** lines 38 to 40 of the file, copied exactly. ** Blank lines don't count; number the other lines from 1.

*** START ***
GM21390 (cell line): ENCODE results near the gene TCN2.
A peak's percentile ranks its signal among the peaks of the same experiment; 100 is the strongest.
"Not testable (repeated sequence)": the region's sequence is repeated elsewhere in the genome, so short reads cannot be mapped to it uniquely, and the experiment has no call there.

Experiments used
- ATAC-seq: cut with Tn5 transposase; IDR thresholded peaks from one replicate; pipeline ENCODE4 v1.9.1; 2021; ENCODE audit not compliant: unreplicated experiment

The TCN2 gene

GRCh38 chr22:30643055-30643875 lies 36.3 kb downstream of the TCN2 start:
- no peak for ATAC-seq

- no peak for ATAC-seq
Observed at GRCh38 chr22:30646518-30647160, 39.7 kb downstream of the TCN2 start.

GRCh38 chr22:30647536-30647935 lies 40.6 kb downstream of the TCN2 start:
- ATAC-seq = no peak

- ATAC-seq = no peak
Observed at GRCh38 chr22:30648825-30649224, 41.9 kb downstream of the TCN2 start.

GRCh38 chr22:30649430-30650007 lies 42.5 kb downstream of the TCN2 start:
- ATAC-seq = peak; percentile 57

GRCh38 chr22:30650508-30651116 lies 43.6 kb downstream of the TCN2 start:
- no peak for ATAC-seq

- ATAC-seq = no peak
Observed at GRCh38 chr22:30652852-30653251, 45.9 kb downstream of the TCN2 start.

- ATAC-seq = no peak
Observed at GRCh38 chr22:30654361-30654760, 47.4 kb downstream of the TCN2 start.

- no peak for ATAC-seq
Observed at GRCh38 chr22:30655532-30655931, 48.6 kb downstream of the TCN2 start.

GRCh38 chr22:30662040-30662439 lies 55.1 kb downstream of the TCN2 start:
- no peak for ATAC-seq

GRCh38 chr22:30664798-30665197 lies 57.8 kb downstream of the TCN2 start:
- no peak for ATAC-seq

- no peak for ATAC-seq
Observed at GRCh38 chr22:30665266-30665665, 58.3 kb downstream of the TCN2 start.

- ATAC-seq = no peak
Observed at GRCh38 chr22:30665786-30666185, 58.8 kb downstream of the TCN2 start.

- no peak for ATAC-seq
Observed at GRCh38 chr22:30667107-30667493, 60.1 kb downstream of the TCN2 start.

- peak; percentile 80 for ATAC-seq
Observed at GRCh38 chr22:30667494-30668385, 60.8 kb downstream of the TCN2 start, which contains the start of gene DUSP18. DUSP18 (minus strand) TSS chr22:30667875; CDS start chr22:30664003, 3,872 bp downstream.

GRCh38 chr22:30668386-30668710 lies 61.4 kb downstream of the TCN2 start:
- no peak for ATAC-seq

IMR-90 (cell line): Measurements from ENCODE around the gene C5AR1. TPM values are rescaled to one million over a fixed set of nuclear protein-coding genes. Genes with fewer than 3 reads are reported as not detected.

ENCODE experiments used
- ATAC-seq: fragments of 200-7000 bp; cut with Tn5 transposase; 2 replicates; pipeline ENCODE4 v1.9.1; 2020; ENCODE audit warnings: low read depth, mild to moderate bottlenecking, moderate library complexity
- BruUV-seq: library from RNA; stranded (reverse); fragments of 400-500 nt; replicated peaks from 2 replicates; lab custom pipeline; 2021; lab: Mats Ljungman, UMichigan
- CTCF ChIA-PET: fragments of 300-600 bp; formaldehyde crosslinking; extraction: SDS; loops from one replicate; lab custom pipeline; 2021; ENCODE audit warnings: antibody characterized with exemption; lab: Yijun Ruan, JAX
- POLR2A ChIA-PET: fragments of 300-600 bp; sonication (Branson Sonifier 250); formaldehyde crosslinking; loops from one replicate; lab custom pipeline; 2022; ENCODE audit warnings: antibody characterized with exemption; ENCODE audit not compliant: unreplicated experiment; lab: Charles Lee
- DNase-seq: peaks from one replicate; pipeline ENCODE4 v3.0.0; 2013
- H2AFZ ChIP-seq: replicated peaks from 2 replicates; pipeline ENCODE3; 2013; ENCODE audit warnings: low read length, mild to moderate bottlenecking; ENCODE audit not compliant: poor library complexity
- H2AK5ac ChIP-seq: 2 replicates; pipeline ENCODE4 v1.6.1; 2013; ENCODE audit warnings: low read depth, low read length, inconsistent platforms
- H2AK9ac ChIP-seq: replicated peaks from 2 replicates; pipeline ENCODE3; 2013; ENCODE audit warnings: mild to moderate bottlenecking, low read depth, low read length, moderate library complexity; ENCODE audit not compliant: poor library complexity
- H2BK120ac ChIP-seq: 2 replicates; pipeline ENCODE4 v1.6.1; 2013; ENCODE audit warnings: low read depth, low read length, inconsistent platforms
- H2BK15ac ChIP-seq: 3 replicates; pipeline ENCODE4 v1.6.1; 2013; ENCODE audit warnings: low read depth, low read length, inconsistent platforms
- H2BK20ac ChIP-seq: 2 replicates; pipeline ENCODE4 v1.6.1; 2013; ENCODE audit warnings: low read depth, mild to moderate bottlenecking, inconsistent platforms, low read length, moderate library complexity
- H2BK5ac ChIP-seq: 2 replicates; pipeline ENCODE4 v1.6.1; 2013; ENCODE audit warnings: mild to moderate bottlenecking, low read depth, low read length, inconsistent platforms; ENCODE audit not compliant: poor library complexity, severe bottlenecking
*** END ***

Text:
- no peak for ATAC-seq

IMR-90 (cell line): Measurements from ENCODE around the gene C5AR1. TPM values are rescaled to one million over a fixed set of nuclear protein-coding genes. Genes with fewer than 3 reads are reported as not detected.

ENCODE experiments used